ACC: The Anglican Consultative Council is defunct. What is dead cannot be repaired in any normal sense. It has served a purpose, and for a while it did so well. No doubt, something else will need to emerge, perhaps using pieces from the past, that takes up the role of coordinating mission and discussion as in the past; but it is far too soon to consider what. But we should resist the need to rush too quickly after such a resurrection.
In sum, I see the Lambeth Conference as the only real continuity into the future; Canterbury as a possible, if hoped-for, resource for the future; the Primates’ Meeting as giving way to some alternative Global South-oriented gathering of episcopal leaders that can move matters forward into the future in a provisional way (which may involve several decades); and the ACC as altogether finished. And this is perhaps all the Communion needs at the moment: we are learning to be less demanding of immediate solutions; more patient with less structured relations; more open to a future that does not depend on institutional sturdiness, but on God’s provisions and leading; less trusting in an ecclesial politics of maneuver and control; more joyous in the face of the Cross and the Resurrection. And in the course of such learning, individual Anglicans and their congregations are going to be drawn into new forms of witness, ones they perhaps never imagined, in a sense more globally bonded because less tethered to structures whose strength lay in local orderings we have now outgrown.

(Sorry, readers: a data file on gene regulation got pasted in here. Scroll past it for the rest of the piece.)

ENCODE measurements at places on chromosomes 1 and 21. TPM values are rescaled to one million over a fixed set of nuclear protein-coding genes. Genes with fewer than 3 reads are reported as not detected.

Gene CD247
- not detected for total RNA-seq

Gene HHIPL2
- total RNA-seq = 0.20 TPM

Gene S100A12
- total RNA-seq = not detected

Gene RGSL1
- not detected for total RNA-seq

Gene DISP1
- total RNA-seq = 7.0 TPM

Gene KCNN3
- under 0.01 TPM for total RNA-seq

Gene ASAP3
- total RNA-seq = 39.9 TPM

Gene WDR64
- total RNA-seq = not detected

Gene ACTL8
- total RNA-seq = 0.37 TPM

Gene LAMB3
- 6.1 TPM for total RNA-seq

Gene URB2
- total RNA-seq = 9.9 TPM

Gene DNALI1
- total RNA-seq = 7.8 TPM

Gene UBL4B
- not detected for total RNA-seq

October 05 2010 03:54 pm | Articles